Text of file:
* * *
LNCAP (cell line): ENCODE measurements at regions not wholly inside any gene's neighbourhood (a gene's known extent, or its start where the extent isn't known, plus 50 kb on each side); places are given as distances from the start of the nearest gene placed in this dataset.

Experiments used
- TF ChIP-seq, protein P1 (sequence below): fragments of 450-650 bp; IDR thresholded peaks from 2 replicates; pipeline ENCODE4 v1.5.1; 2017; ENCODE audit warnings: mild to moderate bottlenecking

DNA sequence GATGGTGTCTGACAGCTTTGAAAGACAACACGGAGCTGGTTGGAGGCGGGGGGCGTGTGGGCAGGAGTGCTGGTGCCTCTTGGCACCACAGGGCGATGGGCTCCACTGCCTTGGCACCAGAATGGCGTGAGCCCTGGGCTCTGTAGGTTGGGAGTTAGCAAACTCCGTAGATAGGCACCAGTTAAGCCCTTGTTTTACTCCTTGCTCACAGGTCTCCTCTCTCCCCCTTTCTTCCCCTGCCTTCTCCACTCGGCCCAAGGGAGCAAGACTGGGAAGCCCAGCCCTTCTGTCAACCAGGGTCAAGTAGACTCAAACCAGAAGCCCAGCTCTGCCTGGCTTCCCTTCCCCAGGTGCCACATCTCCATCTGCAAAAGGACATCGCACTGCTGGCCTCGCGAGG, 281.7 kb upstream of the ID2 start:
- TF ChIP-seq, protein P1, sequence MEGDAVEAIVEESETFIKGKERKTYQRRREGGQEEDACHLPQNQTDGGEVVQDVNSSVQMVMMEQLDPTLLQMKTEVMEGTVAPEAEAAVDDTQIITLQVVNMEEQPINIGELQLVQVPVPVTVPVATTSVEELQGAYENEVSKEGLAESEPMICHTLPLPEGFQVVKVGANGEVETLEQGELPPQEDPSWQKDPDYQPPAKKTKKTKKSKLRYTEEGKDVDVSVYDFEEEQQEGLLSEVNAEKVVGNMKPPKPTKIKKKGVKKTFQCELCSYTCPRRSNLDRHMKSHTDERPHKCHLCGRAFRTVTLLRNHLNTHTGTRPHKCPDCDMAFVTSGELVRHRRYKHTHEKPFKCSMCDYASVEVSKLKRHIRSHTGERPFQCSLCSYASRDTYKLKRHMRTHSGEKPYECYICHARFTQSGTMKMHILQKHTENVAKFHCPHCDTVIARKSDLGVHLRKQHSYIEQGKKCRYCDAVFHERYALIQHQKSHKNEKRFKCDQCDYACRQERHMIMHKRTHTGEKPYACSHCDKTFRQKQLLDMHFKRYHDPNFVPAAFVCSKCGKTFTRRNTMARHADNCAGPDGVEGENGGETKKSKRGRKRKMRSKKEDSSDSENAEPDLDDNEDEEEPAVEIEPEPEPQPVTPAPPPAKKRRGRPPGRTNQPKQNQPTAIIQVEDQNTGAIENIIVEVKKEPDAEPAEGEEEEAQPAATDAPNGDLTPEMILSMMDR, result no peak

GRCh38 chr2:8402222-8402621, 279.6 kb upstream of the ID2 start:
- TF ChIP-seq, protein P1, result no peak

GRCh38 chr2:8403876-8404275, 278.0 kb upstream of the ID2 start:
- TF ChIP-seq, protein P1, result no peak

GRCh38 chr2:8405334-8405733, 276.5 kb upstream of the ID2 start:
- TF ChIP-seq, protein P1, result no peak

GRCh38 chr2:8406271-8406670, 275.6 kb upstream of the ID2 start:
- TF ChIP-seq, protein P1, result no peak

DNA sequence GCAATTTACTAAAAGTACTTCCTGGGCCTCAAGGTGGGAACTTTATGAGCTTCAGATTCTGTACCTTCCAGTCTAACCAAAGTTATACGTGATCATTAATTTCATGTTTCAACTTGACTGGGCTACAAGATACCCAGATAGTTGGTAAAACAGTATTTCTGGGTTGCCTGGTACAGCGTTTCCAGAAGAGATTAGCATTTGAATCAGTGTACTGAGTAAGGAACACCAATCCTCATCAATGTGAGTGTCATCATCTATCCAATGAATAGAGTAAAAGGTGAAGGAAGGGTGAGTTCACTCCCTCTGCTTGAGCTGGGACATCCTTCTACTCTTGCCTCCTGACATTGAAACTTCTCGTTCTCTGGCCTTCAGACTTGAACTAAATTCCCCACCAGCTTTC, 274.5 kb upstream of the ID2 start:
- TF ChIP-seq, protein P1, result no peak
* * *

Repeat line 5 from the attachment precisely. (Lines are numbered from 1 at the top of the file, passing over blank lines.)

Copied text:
- TF ChIP-seq, protein P1, sequence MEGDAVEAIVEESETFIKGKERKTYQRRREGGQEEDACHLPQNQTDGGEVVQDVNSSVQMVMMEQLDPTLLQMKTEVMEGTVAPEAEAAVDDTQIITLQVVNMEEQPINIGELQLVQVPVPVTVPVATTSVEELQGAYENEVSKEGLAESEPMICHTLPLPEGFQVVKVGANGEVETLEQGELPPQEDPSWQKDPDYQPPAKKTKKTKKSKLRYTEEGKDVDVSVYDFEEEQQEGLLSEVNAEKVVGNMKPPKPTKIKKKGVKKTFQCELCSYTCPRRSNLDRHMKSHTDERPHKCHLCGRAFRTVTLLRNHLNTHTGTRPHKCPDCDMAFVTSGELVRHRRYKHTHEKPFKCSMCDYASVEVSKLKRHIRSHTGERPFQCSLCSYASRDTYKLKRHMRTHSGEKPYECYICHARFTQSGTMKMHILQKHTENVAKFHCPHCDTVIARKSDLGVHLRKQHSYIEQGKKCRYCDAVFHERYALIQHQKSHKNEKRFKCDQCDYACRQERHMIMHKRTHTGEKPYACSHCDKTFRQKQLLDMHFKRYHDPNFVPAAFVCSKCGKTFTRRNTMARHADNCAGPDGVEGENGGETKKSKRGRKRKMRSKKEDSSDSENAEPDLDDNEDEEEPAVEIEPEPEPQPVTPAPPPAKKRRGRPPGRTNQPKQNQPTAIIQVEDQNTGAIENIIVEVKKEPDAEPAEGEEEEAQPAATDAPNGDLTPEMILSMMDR, result no peak